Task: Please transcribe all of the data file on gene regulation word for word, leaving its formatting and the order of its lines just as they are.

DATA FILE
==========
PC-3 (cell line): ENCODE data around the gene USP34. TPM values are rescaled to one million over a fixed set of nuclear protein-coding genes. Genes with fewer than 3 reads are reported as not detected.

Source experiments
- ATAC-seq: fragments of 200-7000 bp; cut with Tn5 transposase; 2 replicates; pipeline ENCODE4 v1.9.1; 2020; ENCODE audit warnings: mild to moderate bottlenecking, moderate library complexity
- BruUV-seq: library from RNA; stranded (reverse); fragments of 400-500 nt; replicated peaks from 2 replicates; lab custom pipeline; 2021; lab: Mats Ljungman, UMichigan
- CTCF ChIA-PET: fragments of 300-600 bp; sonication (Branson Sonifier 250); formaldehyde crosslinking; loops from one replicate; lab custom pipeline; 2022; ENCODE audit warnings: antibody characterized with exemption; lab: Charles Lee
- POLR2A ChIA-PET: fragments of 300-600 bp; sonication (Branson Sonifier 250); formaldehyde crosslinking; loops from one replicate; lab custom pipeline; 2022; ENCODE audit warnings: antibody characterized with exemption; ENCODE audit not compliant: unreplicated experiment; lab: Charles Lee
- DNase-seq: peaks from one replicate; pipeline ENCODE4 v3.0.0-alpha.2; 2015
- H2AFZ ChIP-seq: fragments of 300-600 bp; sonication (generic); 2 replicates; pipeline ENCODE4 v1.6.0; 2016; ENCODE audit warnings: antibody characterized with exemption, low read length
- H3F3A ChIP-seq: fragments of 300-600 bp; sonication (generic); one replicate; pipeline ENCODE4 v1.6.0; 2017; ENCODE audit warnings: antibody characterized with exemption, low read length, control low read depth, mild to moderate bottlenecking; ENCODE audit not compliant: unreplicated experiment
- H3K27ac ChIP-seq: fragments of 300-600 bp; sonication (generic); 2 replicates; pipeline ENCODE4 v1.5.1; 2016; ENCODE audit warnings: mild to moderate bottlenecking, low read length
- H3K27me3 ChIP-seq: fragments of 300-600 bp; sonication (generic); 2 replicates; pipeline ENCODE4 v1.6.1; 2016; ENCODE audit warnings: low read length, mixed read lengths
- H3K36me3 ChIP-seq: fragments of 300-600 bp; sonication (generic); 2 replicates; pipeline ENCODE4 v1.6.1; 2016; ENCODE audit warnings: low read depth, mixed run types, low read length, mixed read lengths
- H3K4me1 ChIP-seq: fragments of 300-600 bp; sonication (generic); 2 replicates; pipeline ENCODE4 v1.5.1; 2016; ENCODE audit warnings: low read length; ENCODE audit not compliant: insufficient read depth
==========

PC-3 (cell line): ENCODE data around the gene USP34. TPM values are rescaled to one million over a fixed set of nuclear protein-coding genes. Genes with fewer than 3 reads are reported as not detected.

Source experiments
- ATAC-seq: fragments of 200-7000 bp; cut with Tn5 transposase; 2 replicates; pipeline ENCODE4 v1.9.1; 2020; ENCODE audit warnings: mild to moderate bottlenecking, moderate library complexity
- BruUV-seq: library from RNA; stranded (reverse); fragments of 400-500 nt; replicated peaks from 2 replicates; lab custom pipeline; 2021; lab: Mats Ljungman, UMichigan
- CTCF ChIA-PET: fragments of 300-600 bp; sonication (Branson Sonifier 250); formaldehyde crosslinking; loops from one replicate; lab custom pipeline; 2022; ENCODE audit warnings: antibody characterized with exemption; lab: Charles Lee
- POLR2A ChIA-PET: fragments of 300-600 bp; sonication (Branson Sonifier 250); formaldehyde crosslinking; loops from one replicate; lab custom pipeline; 2022; ENCODE audit warnings: antibody characterized with exemption; ENCODE audit not compliant: unreplicated experiment; lab: Charles Lee
- DNase-seq: peaks from one replicate; pipeline ENCODE4 v3.0.0-alpha.2; 2015
- H2AFZ ChIP-seq: fragments of 300-600 bp; sonication (generic); 2 replicates; pipeline ENCODE4 v1.6.0; 2016; ENCODE audit warnings: antibody characterized with exemption, low read length
- H3F3A ChIP-seq: fragments of 300-600 bp; sonication (generic); one replicate; pipeline ENCODE4 v1.6.0; 2017; ENCODE audit warnings: antibody characterized with exemption, low read length, control low read depth, mild to moderate bottlenecking; ENCODE audit not compliant: unreplicated experiment
- H3K27ac ChIP-seq: fragments of 300-600 bp; sonication (generic); 2 replicates; pipeline ENCODE4 v1.5.1; 2016; ENCODE audit warnings: mild to moderate bottlenecking, low read length
- H3K27me3 ChIP-seq: fragments of 300-600 bp; sonication (generic); 2 replicates; pipeline ENCODE4 v1.6.1; 2016; ENCODE audit warnings: low read length, mixed read lengths
- H3K36me3 ChIP-seq: fragments of 300-600 bp; sonication (generic); 2 replicates; pipeline ENCODE4 v1.6.1; 2016; ENCODE audit warnings: low read depth, mixed run types, low read length, mixed read lengths
- H3K4me1 ChIP-seq: fragments of 300-600 bp; sonication (generic); 2 replicates; pipeline ENCODE4 v1.5.1; 2016; ENCODE audit warnings: low read length; ENCODE audit not compliant: insufficient read depth